Third, a quota is likely to generate scarcity rents. For simplicity, suppose pollution has a fixed relation to output, so the only “abatement technology” is to reduce output. Then a restriction on the quantity of pollution is essentially a restriction on output. Normally firms want to restrict output but are thwarted by antitrust policy. Yet in this case, environmental policy requires firms to restrict output. It allows firms to raise price, and so they make profits, or rents, from the artificial scarcity of production. Just as tradable permit systems hand out valuable permits, the non-tradable quota also provides scarcity rents – to those given the restricted “rights” to pollute.
Fourth, if it cleans up the air, this policy provides benefits that may accrue to some individuals more than others. The “incidence” of these costs and benefits usually refers to their distribution across groups ranked from rich to poor, but analysts and policy-makers may also be interested in the distribution of costs or benefits across groups defined by age, ethnicity, region, or between urban, rural, and suburban households.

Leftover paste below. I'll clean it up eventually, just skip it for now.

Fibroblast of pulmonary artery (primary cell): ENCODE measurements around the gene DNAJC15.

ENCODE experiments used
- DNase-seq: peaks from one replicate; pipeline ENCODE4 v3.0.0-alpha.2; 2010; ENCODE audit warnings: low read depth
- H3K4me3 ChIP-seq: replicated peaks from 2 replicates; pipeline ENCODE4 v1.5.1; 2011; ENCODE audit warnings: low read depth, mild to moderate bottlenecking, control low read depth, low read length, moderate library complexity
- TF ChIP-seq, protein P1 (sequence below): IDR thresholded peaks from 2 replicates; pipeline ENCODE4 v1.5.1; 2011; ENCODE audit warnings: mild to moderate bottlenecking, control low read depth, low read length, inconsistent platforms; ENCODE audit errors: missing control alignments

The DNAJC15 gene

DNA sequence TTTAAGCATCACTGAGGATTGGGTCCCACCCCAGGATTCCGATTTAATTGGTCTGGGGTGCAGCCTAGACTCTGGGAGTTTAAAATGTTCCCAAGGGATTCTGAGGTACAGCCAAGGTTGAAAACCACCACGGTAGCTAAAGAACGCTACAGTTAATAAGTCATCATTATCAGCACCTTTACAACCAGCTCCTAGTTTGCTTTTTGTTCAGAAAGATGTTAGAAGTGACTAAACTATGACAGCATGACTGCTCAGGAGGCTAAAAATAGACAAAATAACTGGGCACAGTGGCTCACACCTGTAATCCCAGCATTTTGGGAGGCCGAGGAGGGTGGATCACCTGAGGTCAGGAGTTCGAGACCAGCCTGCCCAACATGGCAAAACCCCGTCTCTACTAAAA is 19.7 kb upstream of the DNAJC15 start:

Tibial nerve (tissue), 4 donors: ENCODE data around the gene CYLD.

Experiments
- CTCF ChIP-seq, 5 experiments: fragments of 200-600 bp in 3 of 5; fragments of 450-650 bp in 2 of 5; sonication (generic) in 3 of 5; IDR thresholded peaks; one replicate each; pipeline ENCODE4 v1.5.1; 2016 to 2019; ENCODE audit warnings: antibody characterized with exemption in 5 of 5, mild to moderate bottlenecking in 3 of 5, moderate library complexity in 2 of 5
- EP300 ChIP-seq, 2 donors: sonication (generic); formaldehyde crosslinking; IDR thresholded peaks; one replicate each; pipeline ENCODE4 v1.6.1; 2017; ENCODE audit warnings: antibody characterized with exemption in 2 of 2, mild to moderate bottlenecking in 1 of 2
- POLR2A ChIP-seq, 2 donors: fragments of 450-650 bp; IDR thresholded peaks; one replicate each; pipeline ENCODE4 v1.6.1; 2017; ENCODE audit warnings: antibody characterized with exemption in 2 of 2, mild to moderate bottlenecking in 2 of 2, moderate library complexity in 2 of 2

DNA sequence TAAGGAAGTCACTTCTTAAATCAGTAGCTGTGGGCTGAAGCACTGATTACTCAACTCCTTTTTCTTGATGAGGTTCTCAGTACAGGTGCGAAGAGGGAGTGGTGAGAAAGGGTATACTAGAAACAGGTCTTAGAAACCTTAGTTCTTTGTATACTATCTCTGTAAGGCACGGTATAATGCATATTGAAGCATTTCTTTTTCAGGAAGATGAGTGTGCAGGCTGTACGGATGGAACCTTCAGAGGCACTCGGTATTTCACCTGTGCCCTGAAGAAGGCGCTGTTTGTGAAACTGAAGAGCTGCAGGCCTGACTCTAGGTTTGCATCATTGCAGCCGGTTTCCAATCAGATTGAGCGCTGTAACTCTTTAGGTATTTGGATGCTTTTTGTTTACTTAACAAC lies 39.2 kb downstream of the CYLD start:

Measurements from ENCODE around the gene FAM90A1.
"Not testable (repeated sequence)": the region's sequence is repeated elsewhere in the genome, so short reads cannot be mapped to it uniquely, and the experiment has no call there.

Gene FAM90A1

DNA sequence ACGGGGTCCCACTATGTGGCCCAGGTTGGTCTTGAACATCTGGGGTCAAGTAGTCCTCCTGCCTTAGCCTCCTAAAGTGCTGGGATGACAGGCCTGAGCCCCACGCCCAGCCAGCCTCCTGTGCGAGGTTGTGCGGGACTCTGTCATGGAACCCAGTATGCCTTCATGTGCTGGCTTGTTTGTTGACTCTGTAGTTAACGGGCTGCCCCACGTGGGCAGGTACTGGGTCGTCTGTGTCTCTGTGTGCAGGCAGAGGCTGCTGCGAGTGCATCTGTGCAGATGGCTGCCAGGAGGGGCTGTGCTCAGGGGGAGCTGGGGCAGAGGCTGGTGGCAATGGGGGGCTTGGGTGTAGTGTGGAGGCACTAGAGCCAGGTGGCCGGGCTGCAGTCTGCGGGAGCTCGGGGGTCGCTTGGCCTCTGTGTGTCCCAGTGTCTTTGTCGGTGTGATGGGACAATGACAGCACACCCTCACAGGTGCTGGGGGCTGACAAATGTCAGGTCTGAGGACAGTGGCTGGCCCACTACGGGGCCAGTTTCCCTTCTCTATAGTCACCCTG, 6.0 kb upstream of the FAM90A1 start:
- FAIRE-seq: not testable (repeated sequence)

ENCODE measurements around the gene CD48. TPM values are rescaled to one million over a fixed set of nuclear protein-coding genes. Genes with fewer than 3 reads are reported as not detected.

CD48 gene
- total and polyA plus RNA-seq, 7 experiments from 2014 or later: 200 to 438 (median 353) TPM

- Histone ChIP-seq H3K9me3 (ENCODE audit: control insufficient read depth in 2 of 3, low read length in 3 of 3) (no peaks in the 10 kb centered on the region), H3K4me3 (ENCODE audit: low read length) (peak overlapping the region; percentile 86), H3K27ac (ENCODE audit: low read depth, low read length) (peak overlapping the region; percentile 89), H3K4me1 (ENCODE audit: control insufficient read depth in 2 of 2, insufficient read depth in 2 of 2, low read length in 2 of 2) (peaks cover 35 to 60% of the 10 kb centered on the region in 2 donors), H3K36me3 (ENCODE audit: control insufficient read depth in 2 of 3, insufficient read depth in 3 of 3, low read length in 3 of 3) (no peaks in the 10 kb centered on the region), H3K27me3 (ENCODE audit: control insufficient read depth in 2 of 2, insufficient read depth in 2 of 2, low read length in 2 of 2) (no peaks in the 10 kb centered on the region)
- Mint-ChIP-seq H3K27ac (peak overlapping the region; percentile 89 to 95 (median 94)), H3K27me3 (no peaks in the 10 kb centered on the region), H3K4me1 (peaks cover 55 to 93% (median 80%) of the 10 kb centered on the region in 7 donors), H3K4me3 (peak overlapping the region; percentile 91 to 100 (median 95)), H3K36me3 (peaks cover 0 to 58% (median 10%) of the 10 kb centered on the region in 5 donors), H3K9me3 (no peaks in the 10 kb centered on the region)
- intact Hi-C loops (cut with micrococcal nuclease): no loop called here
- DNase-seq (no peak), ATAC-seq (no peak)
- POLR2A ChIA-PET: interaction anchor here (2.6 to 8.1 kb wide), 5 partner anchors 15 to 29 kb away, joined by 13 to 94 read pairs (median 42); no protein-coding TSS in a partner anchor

Fifth, regardless of a neighborhood’s air quality improvement, many individuals could be greatly affected through capitalization effects, especially through land and house prices. Suppose this pollution restriction improves air quality everywhere, but in some locations more than others. If the policy is permanent, then anybody who owns land in the most-improved locations experience capital gains that could equal the present value of all future willingness to pay for cleaner air in that neighborhood. Similar capitalization effects provide windfall gains and losses to those who own corporate stock: capital losses on stockholdings in the company that must pay more for environmental technology, and capital gains on stockholdings in companies that sell a substitute product.
Capitalization effects are pernicious. A large capital gain may be experienced by absentee landlords, because they can charge higher rents in future years. Certain renters with cleaner air might be worse off, if their rent increases by more than their willingness to pay for that improvement. Moreover, the gains may not even accrue to those who breathe the cleaner air! If households move into the cleaner area after the policy change, then they must pay more for the privilege. The entire capital gain goes to those who happen to own property at the time of the change, even if they sell it at the higher price and move out before the air improves. Similarly, new stockholders in the burdened company may be “paying” for abatement technology in name only, with the entire present value of the burden felt by those who did own the stock at the time of enactment, even if they sell that stock before the policy is implemented.